Dear God, Please Leave the Buffalo Bills Alone

David ArreolaSenior Analyst INovember 19, 2008

Dear God,

Please leave the Buffalo Bills alone. I beg you to have mercy on the franchise as well as their fans. The heartbreak you have dealt this franchise is too much for any fan to bear. Last Monday night was one of the most heart breaking things I’ve seen in a long time. Not only did the Bills lose the game, but it was a 47-yard field goal, down by one point, that was missed.

I am not a Bills fan, but I am as close to one as any non-fan could. I live in a household with four Bills fans. My little brother and mother are not die-hard, but they support the Bills. My brother was born in Buffalo and my father has been a Bills fan since as long as he has lived in the United States

My father lived through the great well as the bad ones. He watched as Scott Norwood let immortality slip though his fingers as his kick went...wide right. He watched as a back-up quarterback Frank Reich led the greatest comeback in NFL history, his Bills outscored the Oilers 35-3 in the second half to force overtime and eventually win, 41-38. He saw Reich upset the heavily favored Steelers the very next week.

He then watched the hero of Buffalo, Jim Kelly, get his job back. Only to watch them lose 52-17 to the Dallas Cowboys in the Super Bowl.

He watched all four Super Bowl losses. I have often asked him what he thought after each one. He always answered with a smile while shaking his head.

He watched as the Bills dominated the AFC East in the '90s. He watched as that dominance disappeared with "The Music City Miracle." To this day he despises all squib kicks.

There are few things in sports more demoralizing than "wide right." The only thing I could think of that would hurt having to watch it again.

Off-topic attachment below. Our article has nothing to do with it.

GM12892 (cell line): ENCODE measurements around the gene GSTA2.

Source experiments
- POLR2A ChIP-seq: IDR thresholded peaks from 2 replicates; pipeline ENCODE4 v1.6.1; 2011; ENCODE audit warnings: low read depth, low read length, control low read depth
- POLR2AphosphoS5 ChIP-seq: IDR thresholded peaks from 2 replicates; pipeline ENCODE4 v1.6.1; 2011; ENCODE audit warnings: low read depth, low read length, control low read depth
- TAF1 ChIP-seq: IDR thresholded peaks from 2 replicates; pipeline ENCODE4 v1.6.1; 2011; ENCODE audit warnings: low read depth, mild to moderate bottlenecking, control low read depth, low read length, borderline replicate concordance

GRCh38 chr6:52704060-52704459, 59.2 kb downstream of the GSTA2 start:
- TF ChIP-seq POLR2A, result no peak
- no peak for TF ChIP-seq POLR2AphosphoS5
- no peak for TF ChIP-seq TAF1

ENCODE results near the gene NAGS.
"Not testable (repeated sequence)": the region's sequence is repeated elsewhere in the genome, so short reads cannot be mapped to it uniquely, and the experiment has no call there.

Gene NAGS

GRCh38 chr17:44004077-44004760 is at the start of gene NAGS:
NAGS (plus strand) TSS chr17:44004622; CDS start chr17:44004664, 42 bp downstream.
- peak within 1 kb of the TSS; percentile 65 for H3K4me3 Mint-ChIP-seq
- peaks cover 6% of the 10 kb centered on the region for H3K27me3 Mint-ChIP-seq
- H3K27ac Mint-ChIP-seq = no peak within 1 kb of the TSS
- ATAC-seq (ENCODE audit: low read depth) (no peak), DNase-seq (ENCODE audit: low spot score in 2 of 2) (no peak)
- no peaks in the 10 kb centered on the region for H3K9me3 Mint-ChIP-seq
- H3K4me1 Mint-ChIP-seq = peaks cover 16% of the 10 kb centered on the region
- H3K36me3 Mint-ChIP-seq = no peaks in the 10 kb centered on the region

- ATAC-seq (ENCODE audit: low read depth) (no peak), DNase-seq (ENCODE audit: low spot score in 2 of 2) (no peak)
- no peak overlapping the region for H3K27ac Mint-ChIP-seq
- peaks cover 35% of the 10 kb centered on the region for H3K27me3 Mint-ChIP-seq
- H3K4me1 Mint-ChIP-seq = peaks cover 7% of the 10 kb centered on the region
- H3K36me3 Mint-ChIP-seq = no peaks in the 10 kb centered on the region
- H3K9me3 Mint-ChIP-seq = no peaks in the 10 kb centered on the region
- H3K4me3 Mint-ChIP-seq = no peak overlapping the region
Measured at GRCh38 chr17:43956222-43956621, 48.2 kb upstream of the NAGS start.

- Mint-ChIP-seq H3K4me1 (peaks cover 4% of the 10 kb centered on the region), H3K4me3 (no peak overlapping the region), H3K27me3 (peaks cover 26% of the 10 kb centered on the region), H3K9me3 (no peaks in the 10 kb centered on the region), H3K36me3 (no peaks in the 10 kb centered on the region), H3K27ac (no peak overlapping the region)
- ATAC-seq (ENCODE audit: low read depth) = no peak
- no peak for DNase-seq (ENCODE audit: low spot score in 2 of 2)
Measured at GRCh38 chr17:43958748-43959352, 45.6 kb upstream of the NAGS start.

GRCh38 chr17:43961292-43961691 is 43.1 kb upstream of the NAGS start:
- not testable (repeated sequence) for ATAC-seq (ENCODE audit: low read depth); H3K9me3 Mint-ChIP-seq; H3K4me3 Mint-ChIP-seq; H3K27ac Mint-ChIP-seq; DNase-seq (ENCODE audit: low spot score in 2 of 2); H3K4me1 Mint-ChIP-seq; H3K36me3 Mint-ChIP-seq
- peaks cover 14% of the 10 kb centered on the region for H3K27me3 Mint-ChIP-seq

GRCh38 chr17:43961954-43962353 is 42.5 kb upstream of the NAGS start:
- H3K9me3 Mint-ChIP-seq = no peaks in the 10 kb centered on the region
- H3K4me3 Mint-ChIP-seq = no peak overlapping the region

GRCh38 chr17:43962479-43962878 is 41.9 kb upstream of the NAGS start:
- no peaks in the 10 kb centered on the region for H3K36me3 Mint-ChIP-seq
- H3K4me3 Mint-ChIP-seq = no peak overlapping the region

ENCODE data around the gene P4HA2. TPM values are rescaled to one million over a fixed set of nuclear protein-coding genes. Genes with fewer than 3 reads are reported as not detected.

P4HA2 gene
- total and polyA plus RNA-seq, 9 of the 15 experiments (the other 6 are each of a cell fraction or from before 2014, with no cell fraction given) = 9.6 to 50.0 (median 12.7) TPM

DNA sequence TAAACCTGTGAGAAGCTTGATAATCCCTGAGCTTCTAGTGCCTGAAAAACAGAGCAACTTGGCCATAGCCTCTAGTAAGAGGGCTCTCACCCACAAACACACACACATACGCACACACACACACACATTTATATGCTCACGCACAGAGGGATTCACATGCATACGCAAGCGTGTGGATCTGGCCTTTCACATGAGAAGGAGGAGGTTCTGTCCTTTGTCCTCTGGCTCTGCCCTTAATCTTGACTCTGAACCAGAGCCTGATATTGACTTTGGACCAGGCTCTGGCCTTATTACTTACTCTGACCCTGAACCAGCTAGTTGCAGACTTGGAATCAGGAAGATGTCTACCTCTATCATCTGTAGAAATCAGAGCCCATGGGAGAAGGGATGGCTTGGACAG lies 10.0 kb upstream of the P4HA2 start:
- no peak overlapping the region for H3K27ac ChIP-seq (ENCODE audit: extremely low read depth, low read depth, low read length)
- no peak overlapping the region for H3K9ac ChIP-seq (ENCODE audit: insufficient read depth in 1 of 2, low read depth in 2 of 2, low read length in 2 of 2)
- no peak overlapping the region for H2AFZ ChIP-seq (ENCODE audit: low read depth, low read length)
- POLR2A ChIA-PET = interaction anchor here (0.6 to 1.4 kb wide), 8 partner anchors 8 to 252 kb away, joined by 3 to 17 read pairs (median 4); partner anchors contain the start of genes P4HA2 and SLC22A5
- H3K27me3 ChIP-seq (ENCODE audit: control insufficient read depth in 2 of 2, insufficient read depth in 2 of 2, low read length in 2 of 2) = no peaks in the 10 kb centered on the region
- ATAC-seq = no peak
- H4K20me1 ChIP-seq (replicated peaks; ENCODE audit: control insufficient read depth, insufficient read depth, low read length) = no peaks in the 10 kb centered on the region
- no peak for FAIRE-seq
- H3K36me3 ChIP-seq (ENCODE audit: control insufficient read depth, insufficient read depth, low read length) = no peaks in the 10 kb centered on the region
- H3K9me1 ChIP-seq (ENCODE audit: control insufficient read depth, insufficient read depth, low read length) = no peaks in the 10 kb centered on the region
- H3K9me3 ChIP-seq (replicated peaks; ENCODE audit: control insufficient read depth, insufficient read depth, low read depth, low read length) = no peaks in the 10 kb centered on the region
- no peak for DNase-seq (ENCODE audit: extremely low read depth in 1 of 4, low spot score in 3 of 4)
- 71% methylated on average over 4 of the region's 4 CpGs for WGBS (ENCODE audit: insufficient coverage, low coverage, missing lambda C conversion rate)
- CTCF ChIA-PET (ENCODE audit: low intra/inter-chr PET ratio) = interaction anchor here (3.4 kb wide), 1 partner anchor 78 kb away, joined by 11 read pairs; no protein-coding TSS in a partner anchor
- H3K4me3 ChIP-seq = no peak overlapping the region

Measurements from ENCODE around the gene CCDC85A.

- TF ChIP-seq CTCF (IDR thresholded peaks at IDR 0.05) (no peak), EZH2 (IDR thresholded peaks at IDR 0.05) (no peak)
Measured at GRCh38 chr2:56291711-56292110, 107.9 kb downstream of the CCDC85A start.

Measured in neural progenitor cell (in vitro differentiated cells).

So there he was on his knees watching ever so attentively as Ryan Lindell lined up in the same position as Scott Norwood did back in 1991. I found myself almost praying for it to go in, for his sake.

Then I watched as he fell flat on his back as Ryan Lindell's kick went wide right in the same position Scott Norwood's kick did back in 1991. ESPN showed Jim Kelly's face seconds after the kick, it was the look of a man who was just forced to watch one of the most haunting moments in his life all over again.

Yet, despite father is still a fan of the Buffalo Bills. I ask myself, how can a town endure such heartbreak and still pack Ralph Wilson Stadium every weekend? It is the same reason that we all support our own teams.

It is the same reason we support our own teams, because there is always the next play, there is always the next game, and there is always next year. He is still a fan because the game is constant. His team doesn't break up with him, find new friends, or die. The Bills are always there on Sunday with a new opponent, a new plan of attack, and a new hope that they will emerge victorious.

Because when it comes down to it, it isn't wins that bind a team to its fans. It is the experiences they have shared together. It is the silence of 70,000 people as Ryan Lindell missed his 47-yard field goal attempt. And it is the roar of 70,000 people as Marshawn Lynch dragged two people on his way to the one yard line.

He is a fan because one day it will happen. One day the team will rise above the heartbreak. One day the team will conquer the NFL and be crowned Super Bowl Champions.

One day, the Buffalo Bills will win the Super Bowl.

Please God, give these fans what they deserve. Give them their Super Bowl championship.

David Arreola

P.S.: Of course, not this year...GO PACKERS! And go Jets!